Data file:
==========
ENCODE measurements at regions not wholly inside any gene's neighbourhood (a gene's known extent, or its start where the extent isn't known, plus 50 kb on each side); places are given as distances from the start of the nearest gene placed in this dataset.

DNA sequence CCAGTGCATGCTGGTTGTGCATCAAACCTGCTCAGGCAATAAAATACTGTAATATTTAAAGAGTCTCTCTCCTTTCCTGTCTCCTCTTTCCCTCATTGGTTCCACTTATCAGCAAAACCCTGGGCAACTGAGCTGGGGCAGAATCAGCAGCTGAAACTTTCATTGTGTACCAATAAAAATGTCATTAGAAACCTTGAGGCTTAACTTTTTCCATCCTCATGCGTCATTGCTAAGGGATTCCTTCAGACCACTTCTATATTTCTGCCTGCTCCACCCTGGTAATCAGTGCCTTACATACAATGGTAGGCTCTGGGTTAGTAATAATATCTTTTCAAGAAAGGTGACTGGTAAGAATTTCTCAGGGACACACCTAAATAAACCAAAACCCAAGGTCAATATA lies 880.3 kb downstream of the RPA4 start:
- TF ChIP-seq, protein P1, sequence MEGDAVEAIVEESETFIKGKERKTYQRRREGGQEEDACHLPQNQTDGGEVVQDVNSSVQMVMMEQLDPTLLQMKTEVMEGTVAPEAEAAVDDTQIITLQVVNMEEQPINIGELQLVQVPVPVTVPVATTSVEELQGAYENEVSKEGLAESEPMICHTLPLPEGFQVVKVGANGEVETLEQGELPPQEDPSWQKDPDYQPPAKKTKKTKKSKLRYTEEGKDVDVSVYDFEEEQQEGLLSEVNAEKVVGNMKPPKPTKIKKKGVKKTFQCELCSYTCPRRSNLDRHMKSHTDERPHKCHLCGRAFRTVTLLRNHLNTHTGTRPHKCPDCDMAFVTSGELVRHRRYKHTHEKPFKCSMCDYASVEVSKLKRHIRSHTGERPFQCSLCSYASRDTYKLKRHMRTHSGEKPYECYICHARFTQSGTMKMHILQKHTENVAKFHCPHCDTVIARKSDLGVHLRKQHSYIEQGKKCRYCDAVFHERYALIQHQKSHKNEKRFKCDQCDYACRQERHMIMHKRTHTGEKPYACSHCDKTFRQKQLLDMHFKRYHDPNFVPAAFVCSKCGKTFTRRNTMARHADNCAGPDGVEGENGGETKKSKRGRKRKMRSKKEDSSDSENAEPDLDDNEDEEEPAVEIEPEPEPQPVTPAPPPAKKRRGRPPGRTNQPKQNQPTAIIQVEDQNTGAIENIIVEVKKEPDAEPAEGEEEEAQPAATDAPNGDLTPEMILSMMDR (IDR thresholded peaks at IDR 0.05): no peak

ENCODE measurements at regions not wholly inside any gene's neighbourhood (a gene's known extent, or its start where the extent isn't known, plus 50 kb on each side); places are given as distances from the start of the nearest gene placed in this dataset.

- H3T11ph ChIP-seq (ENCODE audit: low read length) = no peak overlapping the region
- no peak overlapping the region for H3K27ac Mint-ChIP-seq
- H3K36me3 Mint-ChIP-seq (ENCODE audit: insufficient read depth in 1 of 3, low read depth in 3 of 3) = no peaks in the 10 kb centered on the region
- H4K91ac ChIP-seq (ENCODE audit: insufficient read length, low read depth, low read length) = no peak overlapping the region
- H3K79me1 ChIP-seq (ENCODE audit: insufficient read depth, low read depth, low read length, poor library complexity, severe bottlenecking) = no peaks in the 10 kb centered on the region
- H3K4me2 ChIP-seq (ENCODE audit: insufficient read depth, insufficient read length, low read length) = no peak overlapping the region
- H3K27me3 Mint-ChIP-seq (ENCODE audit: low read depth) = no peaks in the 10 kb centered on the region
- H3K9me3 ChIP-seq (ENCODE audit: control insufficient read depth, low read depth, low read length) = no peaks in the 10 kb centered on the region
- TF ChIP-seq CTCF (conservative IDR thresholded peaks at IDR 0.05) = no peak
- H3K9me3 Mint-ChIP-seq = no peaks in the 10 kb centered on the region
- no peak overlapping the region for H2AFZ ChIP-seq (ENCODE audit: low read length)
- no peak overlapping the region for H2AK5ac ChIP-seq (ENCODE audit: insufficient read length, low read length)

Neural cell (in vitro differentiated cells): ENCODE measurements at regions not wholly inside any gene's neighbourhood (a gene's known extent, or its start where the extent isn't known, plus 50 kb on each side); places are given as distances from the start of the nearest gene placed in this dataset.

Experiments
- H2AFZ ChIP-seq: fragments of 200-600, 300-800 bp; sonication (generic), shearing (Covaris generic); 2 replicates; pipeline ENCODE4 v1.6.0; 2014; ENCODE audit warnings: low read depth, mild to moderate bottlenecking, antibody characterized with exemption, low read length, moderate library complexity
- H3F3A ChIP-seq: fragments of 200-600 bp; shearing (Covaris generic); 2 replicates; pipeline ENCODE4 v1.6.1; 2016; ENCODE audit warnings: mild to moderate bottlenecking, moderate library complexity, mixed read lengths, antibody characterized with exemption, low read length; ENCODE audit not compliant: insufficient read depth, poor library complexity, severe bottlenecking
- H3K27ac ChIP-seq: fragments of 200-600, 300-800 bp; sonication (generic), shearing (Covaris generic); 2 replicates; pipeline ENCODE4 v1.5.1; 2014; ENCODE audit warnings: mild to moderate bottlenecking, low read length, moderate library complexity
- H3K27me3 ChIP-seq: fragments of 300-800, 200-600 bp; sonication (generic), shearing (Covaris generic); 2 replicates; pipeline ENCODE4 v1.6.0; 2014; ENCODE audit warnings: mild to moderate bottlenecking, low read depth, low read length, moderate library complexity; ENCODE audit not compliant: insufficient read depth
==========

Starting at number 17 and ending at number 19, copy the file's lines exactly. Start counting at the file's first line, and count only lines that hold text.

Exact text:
Neural cell (in vitro differentiated cells): ENCODE measurements at regions not wholly inside any gene's neighbourhood (a gene's known extent, or its start where the extent isn't known, plus 50 kb on each side); places are given as distances from the start of the nearest gene placed in this dataset.

Experiments
- H2AFZ ChIP-seq: fragments of 200-600, 300-800 bp; sonication (generic), shearing (Covaris generic); 2 replicates; pipeline ENCODE4 v1.6.0; 2014; ENCODE audit warnings: low read depth, mild to moderate bottlenecking, antibody characterized with exemption, low read length, moderate library complexity